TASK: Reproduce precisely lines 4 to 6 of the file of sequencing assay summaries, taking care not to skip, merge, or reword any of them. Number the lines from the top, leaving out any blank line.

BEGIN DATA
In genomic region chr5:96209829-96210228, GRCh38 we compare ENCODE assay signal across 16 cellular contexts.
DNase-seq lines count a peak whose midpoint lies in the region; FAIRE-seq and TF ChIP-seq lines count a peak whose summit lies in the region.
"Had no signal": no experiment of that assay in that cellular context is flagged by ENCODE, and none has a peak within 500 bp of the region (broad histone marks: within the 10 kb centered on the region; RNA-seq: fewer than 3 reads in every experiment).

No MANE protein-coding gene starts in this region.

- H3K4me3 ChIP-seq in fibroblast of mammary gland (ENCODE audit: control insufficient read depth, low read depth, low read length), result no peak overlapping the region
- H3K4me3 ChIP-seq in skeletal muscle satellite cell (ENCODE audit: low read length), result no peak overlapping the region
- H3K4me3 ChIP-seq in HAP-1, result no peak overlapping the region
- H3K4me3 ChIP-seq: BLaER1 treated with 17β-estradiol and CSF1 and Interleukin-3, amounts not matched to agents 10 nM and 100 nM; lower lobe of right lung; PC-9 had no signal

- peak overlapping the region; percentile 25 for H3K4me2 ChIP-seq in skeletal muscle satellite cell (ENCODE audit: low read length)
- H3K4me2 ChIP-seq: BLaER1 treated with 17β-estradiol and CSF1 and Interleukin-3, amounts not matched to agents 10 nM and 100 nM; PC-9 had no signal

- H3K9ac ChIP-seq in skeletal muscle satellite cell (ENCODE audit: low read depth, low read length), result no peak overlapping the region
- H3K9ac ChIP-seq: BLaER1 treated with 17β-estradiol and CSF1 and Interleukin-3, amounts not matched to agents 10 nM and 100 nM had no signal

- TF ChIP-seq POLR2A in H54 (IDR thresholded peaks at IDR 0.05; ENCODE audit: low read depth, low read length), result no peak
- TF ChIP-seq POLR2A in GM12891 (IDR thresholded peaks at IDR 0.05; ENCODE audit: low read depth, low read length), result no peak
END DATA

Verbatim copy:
No MANE protein-coding gene starts in this region.

- H3K4me3 ChIP-seq in fibroblast of mammary gland (ENCODE audit: control insufficient read depth, low read depth, low read length), result no peak overlapping the region
- H3K4me3 ChIP-seq in skeletal muscle satellite cell (ENCODE audit: low read length), result no peak overlapping the region